Not on display
- Jannis Kounellis 1936–2017
- Polyvinyl acetate paint and tempera on canvas
- Support: 1409 × 2305 × 30 mm
- ARTIST ROOMS Tate and National Galleries of Scotland
- ARTIST ROOMS Acquired jointly with the National Galleries of Scotland through The d'Offay Donation with assistance from the National Heritage Memorial Fund and the Art Fund 2008
Untitled 1960 is a landscape-format painting on canvas. A rough-edged, off-white rectangle sits at the centre of the image bordered by a raw canvas edge with several signs and numbers stencilled on the surface in black paint. The text dominates the top portion of the canvas. It could be read like a mathematical formula as: ‘X x + 44 4’, with the first two ‘X’ shapes underlined. However, the signs do not sit on even ground; the two X’s seem unbalanced on their linear platform, with the smaller of the two appearing to tip over. Likewise the numbers of the right-hand side are not evenly spaced, two brush up against one another, while the other is isolated. Two horizontal lines painted below this are stepped, and in the lower right-hand corner a small arrow points to another large ‘X’.
This painting is part of a cycle of canvases variously known as Figures and Letters or Alfabeti (alphabet paintings) that Jannis Kounellis painted in Rome between 1959 and 1962 or 1963, shortly after his arrival in Italy from Greece in 1956. Kounellis recalled that the painted signs came from ‘forms which I prepared out of hard cardboard. They were printed, not calligraphic but structural.’ (Quoted in Bann 2003, p.71.) Several other examples from this series are held in public collections, including the Museum of Modern Art, New York.
The artist made these paintings by stretching canvas, sheeting or burlap over the interior walls in his house. He then painted directly onto the canvas using household paints. Kounellis has observed that when the canvas was removed from the wall its size was determined by the measurements of the architecture: ‘It was like taking off a fresco, since the canvases or sheets had the form and breadth of the walls of the room.’ (Quoted in Bann 2003, p.71.) Inspired by the spontaneous painting techniques of Jackson Pollock, Kounellis aimed to make a performance out of the process of painting. As he painted, he sang rhythmically and wore a costume made out of another completed canvas from the series. The process was recorded in a photograph of the artist at work by Claudio Abate (reproduced in Germano Celant, Jannis Kounellis, exhibition catalogue, Musei di Rimini, Rimini 1983, p.35.) As has been observed by several critics, amongst them Stephen Bann, Kounellis’s performance resembled a Dadaist display, with the artist’s cone-like costume recalling that of Dada artist Hugo Ball at the Cabaret Voltaire in Zurich in 1916 (Bann 2003, p.77).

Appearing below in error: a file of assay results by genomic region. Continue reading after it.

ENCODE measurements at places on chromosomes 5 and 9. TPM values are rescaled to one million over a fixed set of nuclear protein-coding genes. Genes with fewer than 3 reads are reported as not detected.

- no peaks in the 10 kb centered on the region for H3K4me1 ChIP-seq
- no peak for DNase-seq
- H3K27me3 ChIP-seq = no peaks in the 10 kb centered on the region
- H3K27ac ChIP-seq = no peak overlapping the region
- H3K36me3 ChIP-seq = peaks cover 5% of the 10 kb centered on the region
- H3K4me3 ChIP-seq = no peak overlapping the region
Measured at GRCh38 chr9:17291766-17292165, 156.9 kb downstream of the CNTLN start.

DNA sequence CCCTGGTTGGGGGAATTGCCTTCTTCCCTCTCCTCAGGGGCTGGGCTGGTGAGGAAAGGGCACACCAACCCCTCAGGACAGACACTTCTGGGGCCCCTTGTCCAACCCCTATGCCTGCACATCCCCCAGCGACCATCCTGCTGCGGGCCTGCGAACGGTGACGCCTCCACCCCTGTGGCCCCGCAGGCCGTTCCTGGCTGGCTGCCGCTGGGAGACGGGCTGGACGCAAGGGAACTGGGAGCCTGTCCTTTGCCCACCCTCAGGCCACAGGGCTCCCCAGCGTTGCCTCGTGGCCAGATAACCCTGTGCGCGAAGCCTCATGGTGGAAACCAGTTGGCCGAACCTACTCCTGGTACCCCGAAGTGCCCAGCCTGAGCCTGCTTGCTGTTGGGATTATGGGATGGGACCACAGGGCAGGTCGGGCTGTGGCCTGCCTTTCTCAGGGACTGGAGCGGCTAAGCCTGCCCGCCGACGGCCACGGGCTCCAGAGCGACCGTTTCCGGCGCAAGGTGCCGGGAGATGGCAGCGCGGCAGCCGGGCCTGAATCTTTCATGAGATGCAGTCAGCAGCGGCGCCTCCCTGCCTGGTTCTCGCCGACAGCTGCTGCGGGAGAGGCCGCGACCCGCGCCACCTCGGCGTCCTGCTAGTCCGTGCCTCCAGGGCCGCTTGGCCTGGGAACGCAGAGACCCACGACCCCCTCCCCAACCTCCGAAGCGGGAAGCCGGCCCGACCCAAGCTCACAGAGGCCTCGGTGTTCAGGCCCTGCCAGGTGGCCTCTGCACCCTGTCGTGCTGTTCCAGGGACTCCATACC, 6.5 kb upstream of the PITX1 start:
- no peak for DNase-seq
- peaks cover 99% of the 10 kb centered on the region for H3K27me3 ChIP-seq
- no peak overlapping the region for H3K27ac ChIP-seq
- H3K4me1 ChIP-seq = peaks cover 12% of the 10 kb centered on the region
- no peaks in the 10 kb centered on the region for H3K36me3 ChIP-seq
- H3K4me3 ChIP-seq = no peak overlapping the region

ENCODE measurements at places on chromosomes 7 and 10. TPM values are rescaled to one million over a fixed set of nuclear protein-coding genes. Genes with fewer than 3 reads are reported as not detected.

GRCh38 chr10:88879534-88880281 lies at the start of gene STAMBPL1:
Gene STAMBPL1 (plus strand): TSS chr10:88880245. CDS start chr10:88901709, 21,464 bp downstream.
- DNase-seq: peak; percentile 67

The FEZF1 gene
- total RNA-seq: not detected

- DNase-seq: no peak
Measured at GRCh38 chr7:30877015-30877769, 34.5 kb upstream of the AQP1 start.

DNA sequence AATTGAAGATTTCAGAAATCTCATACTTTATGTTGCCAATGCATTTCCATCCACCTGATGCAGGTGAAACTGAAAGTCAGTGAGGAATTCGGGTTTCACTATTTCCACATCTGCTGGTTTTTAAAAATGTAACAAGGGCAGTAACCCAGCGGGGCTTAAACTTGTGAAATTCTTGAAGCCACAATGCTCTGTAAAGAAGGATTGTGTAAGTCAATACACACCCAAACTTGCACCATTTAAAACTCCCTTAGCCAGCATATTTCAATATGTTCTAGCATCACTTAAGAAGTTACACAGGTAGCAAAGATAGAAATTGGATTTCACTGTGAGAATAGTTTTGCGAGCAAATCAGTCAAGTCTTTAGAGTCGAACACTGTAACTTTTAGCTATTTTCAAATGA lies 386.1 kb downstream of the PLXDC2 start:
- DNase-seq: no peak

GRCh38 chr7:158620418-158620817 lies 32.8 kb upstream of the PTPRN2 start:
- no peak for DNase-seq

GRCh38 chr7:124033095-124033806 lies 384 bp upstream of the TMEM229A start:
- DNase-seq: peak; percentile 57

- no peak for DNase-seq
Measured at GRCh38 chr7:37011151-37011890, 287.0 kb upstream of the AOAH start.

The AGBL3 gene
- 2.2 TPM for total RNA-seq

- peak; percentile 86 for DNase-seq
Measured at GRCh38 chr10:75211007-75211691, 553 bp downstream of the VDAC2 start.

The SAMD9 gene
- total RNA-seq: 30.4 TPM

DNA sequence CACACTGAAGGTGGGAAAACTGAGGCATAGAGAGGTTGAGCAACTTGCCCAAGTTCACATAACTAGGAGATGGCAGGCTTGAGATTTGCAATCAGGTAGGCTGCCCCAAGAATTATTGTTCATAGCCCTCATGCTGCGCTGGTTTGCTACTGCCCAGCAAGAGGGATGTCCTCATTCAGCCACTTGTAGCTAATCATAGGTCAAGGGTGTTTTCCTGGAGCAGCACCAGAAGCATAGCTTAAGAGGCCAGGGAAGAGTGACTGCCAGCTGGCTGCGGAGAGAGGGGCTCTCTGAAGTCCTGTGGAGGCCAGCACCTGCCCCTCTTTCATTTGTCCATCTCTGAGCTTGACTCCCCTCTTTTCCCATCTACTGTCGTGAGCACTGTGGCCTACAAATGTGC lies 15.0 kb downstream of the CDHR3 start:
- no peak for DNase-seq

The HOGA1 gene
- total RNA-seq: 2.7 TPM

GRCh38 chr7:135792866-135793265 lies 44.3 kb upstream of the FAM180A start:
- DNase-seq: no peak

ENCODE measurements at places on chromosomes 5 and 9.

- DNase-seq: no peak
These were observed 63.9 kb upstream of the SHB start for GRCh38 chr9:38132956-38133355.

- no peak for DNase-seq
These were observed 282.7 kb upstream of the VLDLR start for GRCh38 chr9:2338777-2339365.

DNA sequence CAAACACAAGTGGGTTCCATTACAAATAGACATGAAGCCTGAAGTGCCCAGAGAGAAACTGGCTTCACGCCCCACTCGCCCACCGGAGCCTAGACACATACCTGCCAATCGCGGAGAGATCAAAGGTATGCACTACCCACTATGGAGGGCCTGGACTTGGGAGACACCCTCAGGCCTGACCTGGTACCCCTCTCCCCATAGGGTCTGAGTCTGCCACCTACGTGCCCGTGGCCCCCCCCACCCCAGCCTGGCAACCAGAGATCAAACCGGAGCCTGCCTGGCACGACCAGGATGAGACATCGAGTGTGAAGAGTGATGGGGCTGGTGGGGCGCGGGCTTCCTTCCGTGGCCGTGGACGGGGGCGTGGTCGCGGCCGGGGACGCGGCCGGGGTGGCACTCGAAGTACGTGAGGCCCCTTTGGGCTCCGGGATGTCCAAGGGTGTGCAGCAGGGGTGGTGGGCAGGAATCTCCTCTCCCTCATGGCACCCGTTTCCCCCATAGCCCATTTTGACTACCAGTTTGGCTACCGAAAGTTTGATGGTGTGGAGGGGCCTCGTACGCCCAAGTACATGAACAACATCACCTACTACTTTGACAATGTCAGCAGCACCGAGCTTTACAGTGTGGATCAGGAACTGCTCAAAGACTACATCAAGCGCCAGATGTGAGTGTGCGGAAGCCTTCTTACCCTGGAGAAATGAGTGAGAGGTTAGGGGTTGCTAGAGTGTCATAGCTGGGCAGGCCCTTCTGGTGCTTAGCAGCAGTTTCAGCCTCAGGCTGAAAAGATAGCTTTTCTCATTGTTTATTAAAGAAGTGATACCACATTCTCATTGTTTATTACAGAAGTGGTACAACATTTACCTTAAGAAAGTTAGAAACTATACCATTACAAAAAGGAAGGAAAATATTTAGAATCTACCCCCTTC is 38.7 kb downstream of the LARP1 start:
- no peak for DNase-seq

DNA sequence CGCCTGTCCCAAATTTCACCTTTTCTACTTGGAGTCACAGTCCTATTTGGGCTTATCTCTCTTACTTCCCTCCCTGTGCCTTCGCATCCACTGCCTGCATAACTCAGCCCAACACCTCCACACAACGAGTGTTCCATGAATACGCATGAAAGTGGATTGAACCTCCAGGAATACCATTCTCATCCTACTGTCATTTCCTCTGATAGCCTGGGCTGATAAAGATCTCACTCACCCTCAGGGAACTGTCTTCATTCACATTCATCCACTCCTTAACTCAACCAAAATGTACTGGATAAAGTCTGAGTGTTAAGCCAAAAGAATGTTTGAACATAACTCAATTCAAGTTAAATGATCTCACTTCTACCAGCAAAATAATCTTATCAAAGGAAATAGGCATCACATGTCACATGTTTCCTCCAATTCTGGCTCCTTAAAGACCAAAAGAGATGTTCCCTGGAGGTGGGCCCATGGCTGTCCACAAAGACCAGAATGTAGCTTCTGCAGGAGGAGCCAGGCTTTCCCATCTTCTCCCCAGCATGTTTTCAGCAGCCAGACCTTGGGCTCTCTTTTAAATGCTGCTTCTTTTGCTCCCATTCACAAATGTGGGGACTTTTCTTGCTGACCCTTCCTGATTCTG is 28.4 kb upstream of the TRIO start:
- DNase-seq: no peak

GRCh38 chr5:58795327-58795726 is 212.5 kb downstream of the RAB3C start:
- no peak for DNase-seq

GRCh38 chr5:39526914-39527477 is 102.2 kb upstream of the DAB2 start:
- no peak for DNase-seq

Kounellis recalls that when he was painting the series,
My sights were focussed on Informalism at that point, on [Jean] Fautrier in particular, as a protraction of traditional painting. I still saw the survival of an illusion, of a … centrality in those works: a centrality of the universe, of painting, even of the role of the artist, which doesn’t seem particularly relevant to our era. That’s what these paintings of mine with recognizable and significant characters and letters meant to the viewer, nothing beyond what they see. But not to me. They indicated the names of my favourites at the time.
(Quoted in Codognato and d’Argenzio 2002, p.237.)
The seemingly cryptic symbols are suggestive of a language, code or mathematical formula but resist any particular meaning or representation. Signs that usually identify size, weight and direction are set free of their moorings, floating across the canvas. Art historian Gloria Moure has observed that these figures ‘were undoubtedly compositional signs, somewhere between image, language and arithmetic, intended to be recited in the midst of unconnected babblings.’ (Moure 2001, p.25.) For Kounellis the symbols ‘were also phonetic and, therefore, profoundly musical’ as well as having a linguistic basis, rooted in the artist’s interest in writers such as Giuseppe Ungaretti (quoted in Codognato and d’Argenzio 2002, p.315). Stephen Bann notes too that the Figures and Letters paintings have a connection with seafaring and the movement of goods, writing that their arrows ‘appear to imply direction and circulation, while the letters mimic the bold marks of identification on transport vessels and their packaged cargo’ (Bann 2003, p.77).
Kounellis stopped making the Figures and Letters paintings in 1962 or 1963 since, as he said, they ‘began to be considered a style, I stopped making them and over the next three years did six Seascapes.’ (Quoted in Codognato and d’Argenzio 2002, p.173.) Through the 1960s Kounellis expanded his painterly practice first by incorporating found elements (for example Untitled 1960–98, Tate AR00068) and later by developing more object-based (see Untitled 1969, Tate AR00069) and installation work (see Untitled 1979, Tate T03796).
Gloria Moure, Jannis Kounellis: Works, Writings 1985–2000, Barcelona 2001, pp.25, 50–1.
Mario Codognato and Mirta d’Argenzio (eds.), Echoes in the Darkness: Jannis Kounellis, Writings and Interviews 1966–2002, London 2002, pp.173, 237, 315.
Stephen Bann, Jannis Kounellis, London 2003, pp.68–80.
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